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Credit report vs credit score: what’s the difference?

We explain the differences between your credit score and credit report, and how they work together to create a picture of your financial health.

19 January 2023Hannah Salih 5 min read
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While the terms credit score and credit report are often used interchangeably, they’re actually two different things. Both credit scores and reports are based on how you've handled credit in the past, but there are some key differences you should be aware of.

A credit report is a record of your borrowing history. It’s similar to your resume. However, instead of information about your work experience and educational background, it contains details about how you’ve borrowed money and paid it back.

Most of the information in your report comes from lenders. This information is compiled by companies that create credit reports – known as credit bureaus. Your credit report has three main parts:

1. Personal information

This section contains:

  • Your name

  • Your date of birth

  • Your address history

Your address is particularly important because credit bureaus use it to match up your credit history. Therefore, it’s important that all your financial accounts are registered at a single address.

If you move into a new home, make sure you promptly inform your lenders so that they can update your information. This way, your credit report will be accurate and complete.

Besides giving you access to your credit score and report, ClearScore also connects you with credit deals that suit your profile. For the best results, make sure your personal information is up to date.

2. Open credit accounts

This is a list of the credit accounts you have open. You will be able to see how much debt you have on each of your accounts, as well as your credit limits and when you first opened them.

Whenever you engage with an account that’s credit-related, it will be listed here. This may include opening a new store or credit card, or taking out a loan. However, it may also include other, less obvious information, such as accounts with:

  • Utility providers: This includes paying for municipal services, such as water and electricity (if it’s not paid on a meter).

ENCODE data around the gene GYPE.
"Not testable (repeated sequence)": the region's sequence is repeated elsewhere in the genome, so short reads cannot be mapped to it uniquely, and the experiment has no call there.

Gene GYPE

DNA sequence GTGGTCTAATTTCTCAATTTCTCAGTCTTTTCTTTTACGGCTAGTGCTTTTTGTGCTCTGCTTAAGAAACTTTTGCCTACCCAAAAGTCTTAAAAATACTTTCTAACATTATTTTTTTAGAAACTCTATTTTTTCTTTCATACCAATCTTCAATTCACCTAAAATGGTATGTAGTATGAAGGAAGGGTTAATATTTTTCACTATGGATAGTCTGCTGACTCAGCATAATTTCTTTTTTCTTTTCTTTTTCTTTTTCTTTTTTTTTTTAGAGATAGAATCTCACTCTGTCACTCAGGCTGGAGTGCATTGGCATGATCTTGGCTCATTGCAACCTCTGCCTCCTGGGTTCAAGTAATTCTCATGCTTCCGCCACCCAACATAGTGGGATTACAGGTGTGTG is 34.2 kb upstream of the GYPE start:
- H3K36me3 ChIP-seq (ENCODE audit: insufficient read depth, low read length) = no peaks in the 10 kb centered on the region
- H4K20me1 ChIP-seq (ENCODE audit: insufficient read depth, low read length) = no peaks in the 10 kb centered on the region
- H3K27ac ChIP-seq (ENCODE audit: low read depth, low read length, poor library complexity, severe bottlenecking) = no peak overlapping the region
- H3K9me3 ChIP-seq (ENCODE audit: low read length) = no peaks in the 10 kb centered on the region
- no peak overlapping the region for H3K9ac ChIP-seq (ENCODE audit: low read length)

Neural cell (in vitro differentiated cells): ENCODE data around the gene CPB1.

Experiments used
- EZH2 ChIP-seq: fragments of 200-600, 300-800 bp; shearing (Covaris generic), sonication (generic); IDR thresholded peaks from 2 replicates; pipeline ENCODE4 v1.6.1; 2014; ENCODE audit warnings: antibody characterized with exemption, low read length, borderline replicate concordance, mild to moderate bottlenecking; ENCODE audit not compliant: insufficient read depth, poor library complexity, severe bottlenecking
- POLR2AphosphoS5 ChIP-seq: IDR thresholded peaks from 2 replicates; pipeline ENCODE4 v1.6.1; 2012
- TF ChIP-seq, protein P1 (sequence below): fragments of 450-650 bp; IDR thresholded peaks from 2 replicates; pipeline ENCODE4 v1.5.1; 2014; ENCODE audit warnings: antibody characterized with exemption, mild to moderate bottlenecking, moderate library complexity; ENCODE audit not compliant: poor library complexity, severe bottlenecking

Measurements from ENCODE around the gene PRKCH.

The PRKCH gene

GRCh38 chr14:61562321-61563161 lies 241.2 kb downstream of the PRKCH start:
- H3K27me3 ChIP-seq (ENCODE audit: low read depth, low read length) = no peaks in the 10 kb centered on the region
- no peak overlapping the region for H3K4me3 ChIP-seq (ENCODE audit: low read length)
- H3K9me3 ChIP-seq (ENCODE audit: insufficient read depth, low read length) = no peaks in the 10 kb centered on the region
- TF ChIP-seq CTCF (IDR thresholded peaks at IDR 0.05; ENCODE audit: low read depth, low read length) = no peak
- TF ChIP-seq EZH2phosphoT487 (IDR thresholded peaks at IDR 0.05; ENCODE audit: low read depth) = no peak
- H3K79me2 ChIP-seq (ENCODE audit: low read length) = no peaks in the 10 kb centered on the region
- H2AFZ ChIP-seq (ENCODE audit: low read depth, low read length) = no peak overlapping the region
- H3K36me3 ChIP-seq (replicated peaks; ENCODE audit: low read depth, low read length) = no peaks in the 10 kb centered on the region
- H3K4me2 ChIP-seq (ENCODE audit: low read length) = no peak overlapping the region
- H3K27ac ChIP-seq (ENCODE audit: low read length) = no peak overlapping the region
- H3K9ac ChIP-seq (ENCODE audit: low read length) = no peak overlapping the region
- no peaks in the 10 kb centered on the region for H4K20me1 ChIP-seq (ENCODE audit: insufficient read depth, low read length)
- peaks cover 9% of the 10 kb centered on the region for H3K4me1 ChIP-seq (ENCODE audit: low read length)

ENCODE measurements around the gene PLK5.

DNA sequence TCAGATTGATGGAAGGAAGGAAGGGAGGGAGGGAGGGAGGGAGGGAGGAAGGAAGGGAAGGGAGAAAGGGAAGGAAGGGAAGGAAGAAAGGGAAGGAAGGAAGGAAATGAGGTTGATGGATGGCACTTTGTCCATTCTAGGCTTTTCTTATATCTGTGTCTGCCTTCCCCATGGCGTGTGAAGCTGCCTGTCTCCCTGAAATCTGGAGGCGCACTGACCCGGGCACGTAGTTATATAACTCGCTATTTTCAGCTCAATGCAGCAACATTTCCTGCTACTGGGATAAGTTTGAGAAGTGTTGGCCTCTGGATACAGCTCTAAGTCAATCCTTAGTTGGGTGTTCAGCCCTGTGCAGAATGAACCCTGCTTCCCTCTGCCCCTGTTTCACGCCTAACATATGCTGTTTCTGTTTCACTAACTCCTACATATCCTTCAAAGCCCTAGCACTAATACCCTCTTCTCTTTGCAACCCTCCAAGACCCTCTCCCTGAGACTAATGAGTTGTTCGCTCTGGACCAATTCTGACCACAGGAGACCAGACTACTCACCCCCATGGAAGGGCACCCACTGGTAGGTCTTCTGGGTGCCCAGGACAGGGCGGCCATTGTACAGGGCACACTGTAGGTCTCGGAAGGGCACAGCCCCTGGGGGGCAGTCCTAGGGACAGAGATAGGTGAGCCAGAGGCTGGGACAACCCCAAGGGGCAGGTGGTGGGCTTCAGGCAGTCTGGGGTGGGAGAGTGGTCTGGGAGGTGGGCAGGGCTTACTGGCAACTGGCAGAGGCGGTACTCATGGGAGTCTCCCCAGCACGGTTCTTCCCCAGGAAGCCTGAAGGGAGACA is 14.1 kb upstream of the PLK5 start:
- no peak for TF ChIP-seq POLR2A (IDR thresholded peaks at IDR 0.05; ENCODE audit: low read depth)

• Internet service providers (ISPs): This may include the service provider for your internet connection, such as WebAfrica or MWEB.

  • Mobile phone networks: This refers to the network partner that you chose for your cellphone, such as Vodacom or MTN.

Strictly speaking, these are credit accounts too. However, not all providers will report this information to the credit bureaus. For example, one mobile phone network might report your diligent payment history to the bureaus, while another may not.

You can also view all of your account information through ClearScore. Sign up or login so that you can access your account information with ease.

3. Payment history

Your credit report will show whether you’ve paid your debt on time each month or whether you’ve made late payments – or missed them altogether. It’s incredibly important to pay your debt on time, since this factor can make up around 35% of your overall credit score .

We have another article that goes into more detail about what a credit report is. If you’d like to learn more, follow this link to get started.

If your credit report is like your resume, then your credit score is a quick summary of your career achievements. In other words, it tells lenders at a glance how likely you are to be accepted for credit – and how favourable your credit terms should likely be.

So, what’s a “good” credit score? Essentially, the higher your score is, the better. Having a high credit score suggests to lenders that you are more reliable, and therefore more “creditworthy”. This means that you can be trusted with credit and, as a result, you’re more likely to qualify for it.